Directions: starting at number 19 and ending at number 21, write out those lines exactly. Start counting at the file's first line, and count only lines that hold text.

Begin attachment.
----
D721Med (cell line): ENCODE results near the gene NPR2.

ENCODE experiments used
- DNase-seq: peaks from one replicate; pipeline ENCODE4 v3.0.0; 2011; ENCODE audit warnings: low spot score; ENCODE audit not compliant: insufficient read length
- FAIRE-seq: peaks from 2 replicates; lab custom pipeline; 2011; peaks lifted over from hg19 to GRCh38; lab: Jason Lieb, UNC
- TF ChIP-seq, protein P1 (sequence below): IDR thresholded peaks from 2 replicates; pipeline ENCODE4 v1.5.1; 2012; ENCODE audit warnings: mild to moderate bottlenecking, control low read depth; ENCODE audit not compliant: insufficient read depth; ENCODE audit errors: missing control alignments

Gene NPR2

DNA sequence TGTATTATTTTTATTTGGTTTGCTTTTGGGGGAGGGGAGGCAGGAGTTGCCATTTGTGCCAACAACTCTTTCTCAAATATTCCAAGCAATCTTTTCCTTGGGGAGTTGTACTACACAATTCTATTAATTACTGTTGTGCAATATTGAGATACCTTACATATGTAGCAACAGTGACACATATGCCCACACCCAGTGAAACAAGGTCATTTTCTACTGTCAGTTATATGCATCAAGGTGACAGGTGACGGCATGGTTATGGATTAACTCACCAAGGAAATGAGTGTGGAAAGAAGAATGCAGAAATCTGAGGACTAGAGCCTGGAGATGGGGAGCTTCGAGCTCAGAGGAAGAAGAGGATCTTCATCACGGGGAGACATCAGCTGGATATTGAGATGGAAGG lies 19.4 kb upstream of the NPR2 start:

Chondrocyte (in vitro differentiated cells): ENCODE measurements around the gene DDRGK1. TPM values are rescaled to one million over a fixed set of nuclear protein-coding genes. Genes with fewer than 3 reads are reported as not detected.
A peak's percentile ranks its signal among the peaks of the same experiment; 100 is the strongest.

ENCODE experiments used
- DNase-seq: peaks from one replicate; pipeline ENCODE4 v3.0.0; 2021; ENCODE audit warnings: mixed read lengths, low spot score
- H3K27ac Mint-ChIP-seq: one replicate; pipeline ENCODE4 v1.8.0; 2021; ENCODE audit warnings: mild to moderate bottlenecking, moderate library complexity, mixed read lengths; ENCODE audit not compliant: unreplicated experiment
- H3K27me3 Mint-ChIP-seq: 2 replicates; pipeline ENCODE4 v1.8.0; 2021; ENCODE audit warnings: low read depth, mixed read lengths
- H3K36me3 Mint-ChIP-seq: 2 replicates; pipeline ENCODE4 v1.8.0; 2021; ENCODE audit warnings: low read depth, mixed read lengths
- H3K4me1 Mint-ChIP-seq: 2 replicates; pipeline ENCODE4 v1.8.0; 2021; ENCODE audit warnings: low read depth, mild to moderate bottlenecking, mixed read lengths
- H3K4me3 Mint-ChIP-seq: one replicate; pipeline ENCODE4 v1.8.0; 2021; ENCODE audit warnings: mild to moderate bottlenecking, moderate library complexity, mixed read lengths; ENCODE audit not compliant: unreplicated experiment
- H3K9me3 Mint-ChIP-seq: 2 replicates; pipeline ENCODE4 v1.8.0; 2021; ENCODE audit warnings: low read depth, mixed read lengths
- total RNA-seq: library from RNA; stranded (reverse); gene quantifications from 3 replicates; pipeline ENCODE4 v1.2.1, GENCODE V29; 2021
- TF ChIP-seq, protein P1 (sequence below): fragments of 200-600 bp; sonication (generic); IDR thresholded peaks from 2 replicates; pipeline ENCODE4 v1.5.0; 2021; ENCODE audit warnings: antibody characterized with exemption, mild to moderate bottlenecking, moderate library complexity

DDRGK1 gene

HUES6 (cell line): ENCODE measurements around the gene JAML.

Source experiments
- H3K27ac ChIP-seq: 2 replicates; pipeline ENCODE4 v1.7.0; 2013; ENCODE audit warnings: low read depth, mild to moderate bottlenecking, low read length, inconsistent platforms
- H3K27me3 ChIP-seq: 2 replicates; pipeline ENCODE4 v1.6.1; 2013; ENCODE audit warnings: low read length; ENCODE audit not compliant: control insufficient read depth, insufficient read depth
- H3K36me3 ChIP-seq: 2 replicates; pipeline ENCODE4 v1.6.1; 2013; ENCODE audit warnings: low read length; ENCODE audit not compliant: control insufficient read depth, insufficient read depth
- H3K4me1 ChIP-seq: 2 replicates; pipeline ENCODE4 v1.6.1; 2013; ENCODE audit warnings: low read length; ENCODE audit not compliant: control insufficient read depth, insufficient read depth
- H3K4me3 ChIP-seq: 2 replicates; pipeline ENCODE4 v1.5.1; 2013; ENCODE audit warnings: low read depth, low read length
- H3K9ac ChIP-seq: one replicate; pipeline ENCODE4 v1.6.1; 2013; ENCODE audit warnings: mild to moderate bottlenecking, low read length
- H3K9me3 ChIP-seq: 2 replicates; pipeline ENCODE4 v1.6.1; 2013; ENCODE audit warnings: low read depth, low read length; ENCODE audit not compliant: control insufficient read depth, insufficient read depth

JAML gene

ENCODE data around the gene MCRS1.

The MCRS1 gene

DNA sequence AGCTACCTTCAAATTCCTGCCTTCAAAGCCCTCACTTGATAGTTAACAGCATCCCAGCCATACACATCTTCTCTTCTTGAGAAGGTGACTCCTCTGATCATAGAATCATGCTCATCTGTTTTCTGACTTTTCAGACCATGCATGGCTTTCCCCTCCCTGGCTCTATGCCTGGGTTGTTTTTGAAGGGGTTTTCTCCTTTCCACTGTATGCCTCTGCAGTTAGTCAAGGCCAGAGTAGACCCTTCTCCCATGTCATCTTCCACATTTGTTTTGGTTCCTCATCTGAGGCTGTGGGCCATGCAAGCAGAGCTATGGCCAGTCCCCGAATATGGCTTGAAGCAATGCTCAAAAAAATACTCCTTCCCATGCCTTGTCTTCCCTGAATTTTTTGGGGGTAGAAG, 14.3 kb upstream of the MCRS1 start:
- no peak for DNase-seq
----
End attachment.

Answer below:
- TF ChIP-seq, protein P1 (sequence below): fragments of 200-600 bp; sonication (generic); IDR thresholded peaks from 2 replicates; pipeline ENCODE4 v1.5.0; 2021; ENCODE audit warnings: antibody characterized with exemption, mild to moderate bottlenecking, moderate library complexity

DDRGK1 gene

HUES6 (cell line): ENCODE measurements around the gene JAML.